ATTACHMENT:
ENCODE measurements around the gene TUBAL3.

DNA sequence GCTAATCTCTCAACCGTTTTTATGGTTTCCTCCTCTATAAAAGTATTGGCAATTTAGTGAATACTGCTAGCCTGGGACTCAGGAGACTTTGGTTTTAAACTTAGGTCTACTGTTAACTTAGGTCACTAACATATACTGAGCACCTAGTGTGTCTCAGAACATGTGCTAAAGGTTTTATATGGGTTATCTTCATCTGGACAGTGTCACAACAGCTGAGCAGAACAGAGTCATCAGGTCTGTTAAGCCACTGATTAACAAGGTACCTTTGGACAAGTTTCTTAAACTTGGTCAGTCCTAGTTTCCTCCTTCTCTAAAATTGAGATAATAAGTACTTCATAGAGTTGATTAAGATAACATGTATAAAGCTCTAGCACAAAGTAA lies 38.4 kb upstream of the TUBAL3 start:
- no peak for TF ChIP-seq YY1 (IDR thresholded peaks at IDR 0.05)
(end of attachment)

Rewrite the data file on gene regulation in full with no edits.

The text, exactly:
ENCODE measurements around the gene TUBAL3.

DNA sequence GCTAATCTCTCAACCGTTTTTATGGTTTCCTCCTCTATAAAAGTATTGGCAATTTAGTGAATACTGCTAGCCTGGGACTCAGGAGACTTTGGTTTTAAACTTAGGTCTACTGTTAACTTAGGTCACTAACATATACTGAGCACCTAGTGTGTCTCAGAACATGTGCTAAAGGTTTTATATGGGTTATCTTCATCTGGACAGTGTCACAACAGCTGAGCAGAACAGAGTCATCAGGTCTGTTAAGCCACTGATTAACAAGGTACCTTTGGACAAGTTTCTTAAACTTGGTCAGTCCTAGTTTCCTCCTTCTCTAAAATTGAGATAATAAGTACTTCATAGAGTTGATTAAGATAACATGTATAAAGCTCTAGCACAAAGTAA lies 38.4 kb upstream of the TUBAL3 start:
- no peak for TF ChIP-seq YY1 (IDR thresholded peaks at IDR 0.05)